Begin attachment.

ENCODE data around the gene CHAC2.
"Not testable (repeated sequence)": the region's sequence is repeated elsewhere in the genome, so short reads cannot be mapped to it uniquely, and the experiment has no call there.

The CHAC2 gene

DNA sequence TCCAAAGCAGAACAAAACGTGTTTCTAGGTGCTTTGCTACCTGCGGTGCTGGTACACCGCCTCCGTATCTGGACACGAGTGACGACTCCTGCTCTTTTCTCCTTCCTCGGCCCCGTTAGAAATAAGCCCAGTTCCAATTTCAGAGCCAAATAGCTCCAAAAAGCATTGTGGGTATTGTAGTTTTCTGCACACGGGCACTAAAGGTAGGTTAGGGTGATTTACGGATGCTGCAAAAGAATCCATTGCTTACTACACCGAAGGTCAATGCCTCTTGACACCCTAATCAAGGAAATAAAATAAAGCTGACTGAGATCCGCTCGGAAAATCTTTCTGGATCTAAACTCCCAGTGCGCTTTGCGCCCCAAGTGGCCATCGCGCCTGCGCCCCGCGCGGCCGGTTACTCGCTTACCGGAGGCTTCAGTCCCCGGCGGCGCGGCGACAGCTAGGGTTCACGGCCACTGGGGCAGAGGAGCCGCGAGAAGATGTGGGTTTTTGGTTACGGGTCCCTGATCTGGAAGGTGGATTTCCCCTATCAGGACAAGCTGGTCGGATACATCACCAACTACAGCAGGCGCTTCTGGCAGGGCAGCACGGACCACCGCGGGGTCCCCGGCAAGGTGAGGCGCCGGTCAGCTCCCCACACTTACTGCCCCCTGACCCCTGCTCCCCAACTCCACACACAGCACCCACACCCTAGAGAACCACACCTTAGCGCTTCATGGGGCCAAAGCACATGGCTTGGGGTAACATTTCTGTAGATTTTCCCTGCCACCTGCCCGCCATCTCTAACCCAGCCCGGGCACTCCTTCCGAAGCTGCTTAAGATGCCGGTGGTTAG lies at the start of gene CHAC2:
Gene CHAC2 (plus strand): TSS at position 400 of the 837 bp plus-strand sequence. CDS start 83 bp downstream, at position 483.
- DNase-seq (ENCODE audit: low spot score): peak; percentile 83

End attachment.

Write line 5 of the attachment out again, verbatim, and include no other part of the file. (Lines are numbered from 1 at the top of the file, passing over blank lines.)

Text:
Gene CHAC2 (plus strand): TSS at position 400 of the 837 bp plus-strand sequence. CDS start 83 bp downstream, at position 483.